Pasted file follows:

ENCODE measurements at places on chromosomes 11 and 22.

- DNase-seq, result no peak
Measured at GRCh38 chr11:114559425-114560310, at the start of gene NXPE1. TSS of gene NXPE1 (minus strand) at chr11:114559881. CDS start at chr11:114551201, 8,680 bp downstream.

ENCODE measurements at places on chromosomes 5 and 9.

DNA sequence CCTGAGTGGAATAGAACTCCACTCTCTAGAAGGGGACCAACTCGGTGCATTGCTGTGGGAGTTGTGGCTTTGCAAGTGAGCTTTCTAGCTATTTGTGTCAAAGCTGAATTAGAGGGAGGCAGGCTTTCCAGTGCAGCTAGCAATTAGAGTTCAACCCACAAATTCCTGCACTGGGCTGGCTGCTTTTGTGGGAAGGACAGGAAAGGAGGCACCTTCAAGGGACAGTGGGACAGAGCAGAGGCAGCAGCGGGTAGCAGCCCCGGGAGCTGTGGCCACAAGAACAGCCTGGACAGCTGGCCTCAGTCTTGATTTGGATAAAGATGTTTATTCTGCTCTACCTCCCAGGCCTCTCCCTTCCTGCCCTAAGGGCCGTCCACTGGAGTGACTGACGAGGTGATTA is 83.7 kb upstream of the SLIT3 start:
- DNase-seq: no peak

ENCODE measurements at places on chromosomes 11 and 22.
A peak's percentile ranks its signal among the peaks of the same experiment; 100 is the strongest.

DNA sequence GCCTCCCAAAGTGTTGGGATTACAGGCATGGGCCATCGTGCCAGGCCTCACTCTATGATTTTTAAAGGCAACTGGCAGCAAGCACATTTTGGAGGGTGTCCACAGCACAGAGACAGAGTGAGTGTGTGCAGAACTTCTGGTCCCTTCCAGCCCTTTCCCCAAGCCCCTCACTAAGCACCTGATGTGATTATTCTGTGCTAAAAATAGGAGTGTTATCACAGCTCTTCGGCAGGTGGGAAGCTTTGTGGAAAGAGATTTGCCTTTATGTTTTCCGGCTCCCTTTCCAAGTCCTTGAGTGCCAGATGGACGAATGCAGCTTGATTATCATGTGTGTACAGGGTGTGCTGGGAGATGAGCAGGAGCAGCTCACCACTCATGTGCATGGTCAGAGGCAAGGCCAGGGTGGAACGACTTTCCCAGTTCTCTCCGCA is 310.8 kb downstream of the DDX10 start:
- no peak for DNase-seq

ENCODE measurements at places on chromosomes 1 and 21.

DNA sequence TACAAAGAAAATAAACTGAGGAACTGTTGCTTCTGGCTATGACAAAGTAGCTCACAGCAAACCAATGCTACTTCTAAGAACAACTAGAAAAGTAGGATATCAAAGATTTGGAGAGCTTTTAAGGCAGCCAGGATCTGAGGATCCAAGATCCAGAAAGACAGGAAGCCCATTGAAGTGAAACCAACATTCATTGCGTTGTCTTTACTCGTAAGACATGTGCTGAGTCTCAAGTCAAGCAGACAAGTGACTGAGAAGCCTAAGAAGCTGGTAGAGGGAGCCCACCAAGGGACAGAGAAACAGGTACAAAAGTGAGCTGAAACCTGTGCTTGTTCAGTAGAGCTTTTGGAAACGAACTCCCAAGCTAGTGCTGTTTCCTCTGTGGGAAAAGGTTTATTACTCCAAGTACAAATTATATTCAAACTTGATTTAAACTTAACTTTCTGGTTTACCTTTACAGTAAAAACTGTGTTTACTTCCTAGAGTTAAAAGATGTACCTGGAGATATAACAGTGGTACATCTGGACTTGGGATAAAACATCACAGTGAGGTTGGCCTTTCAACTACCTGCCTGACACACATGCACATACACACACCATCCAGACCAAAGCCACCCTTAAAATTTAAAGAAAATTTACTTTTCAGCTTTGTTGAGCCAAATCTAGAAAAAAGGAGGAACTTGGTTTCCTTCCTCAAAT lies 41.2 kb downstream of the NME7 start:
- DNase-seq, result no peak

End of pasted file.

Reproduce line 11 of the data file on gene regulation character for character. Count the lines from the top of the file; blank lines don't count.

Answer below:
ENCODE measurements at places on chromosomes 1 and 21.